Refugee children in Dunkirk, 2017. Photo: David Bailey Refugee children in Dunkirk, 2017. Photo: David Bailey

Jacob Bailey, a volunteer for Oxford Refugee Solidarity, calls for solidarity with migrants, reporting on the conditions in the camps in Northern France

Due to the pandemic it has been a while since my last trip out to Calais to aid the men, women, and children who have fled war and persecution, hoping to find asylum in the UK. On my recent visit I was upset, but not shocked, to see that the situation has only worsened during this time.

Hearing of the deaths of five refugees that had attempted the journey to England, solidified for me how dire and desperate the situation for refugees is now. On a daily basis the men, women, and children are having to take huge risks in the hope of gaining passage to the UK, in the fight against the French and UK governments’ agreement to ‘prevent 100% of crossings’ and make the route ‘unviable’ for migrants.

Is it not a basic human right to be granted safe passage, having left your home not by choice, but by force? Would you not want the same?

The lives of the refugees are being made increasingly impossible by the French government. Every 48 hours, clearances of anything that resembles a ‘camp’ where refugees settle are taking place, such as on Tuesday when French police evicted 1,500 refugees in Dunkirk. As well as dispersing refugees, police are destroying vital basic items, spraying clothing, tents, and sleeping bags with gas, pepper spray and even urine. The authorities don’t use regular police for this work, but the paramilitary CRS, notorious for their brutality.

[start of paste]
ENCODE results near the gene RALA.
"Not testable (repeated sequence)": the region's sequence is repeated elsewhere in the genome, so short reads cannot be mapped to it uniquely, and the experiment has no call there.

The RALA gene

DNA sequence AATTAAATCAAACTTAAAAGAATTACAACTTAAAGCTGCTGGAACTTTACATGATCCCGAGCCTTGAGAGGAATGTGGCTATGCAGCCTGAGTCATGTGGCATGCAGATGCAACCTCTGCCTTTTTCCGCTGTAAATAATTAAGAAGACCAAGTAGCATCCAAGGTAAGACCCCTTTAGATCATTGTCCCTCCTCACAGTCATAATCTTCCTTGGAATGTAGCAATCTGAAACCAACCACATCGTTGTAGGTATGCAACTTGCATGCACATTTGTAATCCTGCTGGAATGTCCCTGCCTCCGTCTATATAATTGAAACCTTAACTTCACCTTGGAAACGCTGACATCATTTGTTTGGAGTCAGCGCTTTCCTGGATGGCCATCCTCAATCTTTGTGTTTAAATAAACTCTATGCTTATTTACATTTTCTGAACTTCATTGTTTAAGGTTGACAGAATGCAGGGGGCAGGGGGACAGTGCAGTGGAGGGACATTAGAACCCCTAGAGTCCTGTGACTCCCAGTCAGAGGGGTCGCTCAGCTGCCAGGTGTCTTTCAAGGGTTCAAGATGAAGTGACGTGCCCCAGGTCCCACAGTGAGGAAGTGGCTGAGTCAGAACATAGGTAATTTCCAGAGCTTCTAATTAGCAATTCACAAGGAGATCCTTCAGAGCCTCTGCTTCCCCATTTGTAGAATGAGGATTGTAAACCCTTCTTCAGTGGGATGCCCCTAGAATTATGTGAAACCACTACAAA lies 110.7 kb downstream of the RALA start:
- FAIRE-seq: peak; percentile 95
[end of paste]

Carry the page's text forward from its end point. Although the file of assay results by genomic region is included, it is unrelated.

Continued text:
The French and UK collaboration has seen hundreds of millions of pounds spent on ‘pushback’ tactics to force migrants to find refuge elsewhere. One thousand clearances have taken place so far this year, creating an increased need for aid in terms of clothing, tents, toiletries, and other daily necessities we take for granted. Even access to water has been restricted, as boulders are placed in front of water stations, making it impossible for lorries to refill them.

Solidarity and hope

In contrast to the hostility of the French government, locals have taken action to support migrants. Some have begun a hunger strike, which has resulted in a not so generous 45-minute warning for refugees to leave site before the clearances take place. The refugees are living in constant fear.

In conversation with refugees, during my stay, they seem very hopeful of a life in England, with a job, a home and acceptance. As optimistic as I would love to be about this, with the Nationality and Borders Bill, nicknamed the ‘Anti-Refugee Bill’, that Priti Patel hopes to pass, this sadly seems very unlikely. This Bill will mean that migrants entering our country by any means other than official resettlement are given no protection, no financial support, can be stripped of their right to ever see their family again, and can be deported back to the dangers of their origin countries. This Bill will allow the forceful removal of refugees, so that they can be sent to off-shore prison-like facilities, as they await the outcome of their request for asylum.

The mainstream media has failed to report the reality of what is happening in Calais and Dunkirk. It is our responsibility to speak out and fight back against the Tory government’s legislation. We must fight for safe passage for our fellow human beings.

The Stop the War Coalition, CND, and Stand up to Racism have called an emergency protest, Solidarity with refugees: No to fortress Europe, for Saturday, 20 November 2021.

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